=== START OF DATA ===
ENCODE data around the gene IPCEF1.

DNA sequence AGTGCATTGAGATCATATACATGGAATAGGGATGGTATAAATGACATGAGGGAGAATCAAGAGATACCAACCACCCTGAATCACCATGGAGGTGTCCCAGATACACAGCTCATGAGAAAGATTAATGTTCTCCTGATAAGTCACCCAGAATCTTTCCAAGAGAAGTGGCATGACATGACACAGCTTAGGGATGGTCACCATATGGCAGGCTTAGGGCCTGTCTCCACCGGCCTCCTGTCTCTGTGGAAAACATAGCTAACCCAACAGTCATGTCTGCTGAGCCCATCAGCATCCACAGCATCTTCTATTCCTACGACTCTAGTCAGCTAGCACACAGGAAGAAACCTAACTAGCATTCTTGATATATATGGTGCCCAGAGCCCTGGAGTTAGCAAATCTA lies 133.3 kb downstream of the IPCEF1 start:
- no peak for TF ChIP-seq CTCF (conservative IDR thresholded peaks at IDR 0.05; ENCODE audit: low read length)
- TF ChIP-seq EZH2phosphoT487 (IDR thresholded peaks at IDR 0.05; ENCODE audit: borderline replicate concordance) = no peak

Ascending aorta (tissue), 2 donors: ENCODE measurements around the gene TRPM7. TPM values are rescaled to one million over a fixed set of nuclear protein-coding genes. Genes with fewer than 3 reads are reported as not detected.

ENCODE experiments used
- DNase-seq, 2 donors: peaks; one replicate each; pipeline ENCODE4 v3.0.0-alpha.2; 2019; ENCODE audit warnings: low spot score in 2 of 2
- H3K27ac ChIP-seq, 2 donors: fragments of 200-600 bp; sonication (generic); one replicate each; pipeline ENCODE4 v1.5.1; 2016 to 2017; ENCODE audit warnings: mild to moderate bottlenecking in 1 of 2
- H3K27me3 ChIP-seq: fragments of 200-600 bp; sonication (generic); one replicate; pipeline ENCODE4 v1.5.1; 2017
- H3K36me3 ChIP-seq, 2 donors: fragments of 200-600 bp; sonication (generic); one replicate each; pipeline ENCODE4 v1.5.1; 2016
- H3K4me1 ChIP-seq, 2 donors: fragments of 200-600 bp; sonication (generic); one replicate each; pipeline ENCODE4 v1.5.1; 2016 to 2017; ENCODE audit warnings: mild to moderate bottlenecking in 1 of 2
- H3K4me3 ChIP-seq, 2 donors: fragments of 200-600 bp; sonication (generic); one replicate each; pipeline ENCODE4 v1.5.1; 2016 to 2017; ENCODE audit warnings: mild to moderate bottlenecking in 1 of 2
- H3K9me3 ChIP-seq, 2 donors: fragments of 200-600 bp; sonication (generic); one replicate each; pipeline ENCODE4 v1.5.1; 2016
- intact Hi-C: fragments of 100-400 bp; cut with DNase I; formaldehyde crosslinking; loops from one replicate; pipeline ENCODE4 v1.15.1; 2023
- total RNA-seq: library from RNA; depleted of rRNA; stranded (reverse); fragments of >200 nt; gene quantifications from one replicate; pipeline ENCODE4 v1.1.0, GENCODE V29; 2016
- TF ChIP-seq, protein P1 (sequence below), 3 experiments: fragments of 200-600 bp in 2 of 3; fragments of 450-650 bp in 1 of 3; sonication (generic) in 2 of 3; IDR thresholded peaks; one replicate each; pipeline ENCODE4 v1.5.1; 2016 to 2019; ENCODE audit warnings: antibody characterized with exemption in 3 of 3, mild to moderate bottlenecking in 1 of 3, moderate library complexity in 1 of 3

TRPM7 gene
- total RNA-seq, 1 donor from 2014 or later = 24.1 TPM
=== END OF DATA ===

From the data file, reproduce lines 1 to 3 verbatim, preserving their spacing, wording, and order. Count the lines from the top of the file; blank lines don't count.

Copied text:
ENCODE data around the gene IPCEF1.

DNA sequence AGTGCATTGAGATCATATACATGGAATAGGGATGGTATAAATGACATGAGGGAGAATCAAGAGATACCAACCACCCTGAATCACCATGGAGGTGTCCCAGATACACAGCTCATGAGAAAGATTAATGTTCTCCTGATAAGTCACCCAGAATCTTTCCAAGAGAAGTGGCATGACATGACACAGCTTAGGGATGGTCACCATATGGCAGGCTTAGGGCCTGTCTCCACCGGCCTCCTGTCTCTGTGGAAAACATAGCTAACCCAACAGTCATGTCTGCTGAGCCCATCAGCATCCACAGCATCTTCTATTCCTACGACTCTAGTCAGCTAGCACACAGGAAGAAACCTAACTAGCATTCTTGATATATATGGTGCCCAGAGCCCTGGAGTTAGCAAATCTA lies 133.3 kb downstream of the IPCEF1 start:
- no peak for TF ChIP-seq CTCF (conservative IDR thresholded peaks at IDR 0.05; ENCODE audit: low read length)